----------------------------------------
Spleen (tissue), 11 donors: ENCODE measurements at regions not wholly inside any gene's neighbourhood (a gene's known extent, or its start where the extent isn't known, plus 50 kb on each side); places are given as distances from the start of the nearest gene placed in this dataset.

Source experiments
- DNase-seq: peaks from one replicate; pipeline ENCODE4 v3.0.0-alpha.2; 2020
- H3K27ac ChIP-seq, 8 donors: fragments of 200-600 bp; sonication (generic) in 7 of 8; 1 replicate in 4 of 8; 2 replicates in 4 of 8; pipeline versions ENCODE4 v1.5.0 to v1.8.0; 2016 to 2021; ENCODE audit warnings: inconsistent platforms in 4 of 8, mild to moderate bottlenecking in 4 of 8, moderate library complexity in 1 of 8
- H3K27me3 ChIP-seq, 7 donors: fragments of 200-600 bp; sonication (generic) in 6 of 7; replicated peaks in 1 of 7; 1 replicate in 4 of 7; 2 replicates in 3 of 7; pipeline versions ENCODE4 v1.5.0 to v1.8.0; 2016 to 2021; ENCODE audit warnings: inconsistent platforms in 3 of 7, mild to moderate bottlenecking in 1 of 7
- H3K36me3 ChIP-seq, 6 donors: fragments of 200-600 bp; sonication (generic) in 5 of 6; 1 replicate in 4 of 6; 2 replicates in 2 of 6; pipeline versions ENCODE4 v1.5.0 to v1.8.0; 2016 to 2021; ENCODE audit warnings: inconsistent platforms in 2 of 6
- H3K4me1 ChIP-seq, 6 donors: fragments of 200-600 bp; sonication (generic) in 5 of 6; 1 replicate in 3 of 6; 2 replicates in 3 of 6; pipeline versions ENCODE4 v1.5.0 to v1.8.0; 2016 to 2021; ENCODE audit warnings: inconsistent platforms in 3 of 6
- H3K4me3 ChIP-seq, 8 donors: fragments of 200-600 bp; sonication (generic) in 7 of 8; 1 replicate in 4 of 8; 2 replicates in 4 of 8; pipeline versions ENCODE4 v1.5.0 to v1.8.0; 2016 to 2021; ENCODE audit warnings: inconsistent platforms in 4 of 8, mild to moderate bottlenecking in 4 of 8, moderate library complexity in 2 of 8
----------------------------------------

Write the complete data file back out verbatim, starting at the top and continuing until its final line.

Spleen (tissue), 11 donors: ENCODE measurements at regions not wholly inside any gene's neighbourhood (a gene's known extent, or its start where the extent isn't known, plus 50 kb on each side); places are given as distances from the start of the nearest gene placed in this dataset.

Source experiments
- DNase-seq: peaks from one replicate; pipeline ENCODE4 v3.0.0-alpha.2; 2020
- H3K27ac ChIP-seq, 8 donors: fragments of 200-600 bp; sonication (generic) in 7 of 8; 1 replicate in 4 of 8; 2 replicates in 4 of 8; pipeline versions ENCODE4 v1.5.0 to v1.8.0; 2016 to 2021; ENCODE audit warnings: inconsistent platforms in 4 of 8, mild to moderate bottlenecking in 4 of 8, moderate library complexity in 1 of 8
- H3K27me3 ChIP-seq, 7 donors: fragments of 200-600 bp; sonication (generic) in 6 of 7; replicated peaks in 1 of 7; 1 replicate in 4 of 7; 2 replicates in 3 of 7; pipeline versions ENCODE4 v1.5.0 to v1.8.0; 2016 to 2021; ENCODE audit warnings: inconsistent platforms in 3 of 7, mild to moderate bottlenecking in 1 of 7
- H3K36me3 ChIP-seq, 6 donors: fragments of 200-600 bp; sonication (generic) in 5 of 6; 1 replicate in 4 of 6; 2 replicates in 2 of 6; pipeline versions ENCODE4 v1.5.0 to v1.8.0; 2016 to 2021; ENCODE audit warnings: inconsistent platforms in 2 of 6
- H3K4me1 ChIP-seq, 6 donors: fragments of 200-600 bp; sonication (generic) in 5 of 6; 1 replicate in 3 of 6; 2 replicates in 3 of 6; pipeline versions ENCODE4 v1.5.0 to v1.8.0; 2016 to 2021; ENCODE audit warnings: inconsistent platforms in 3 of 6
- H3K4me3 ChIP-seq, 8 donors: fragments of 200-600 bp; sonication (generic) in 7 of 8; 1 replicate in 4 of 8; 2 replicates in 4 of 8; pipeline versions ENCODE4 v1.5.0 to v1.8.0; 2016 to 2021; ENCODE audit warnings: inconsistent platforms in 4 of 8, mild to moderate bottlenecking in 4 of 8, moderate library complexity in 2 of 8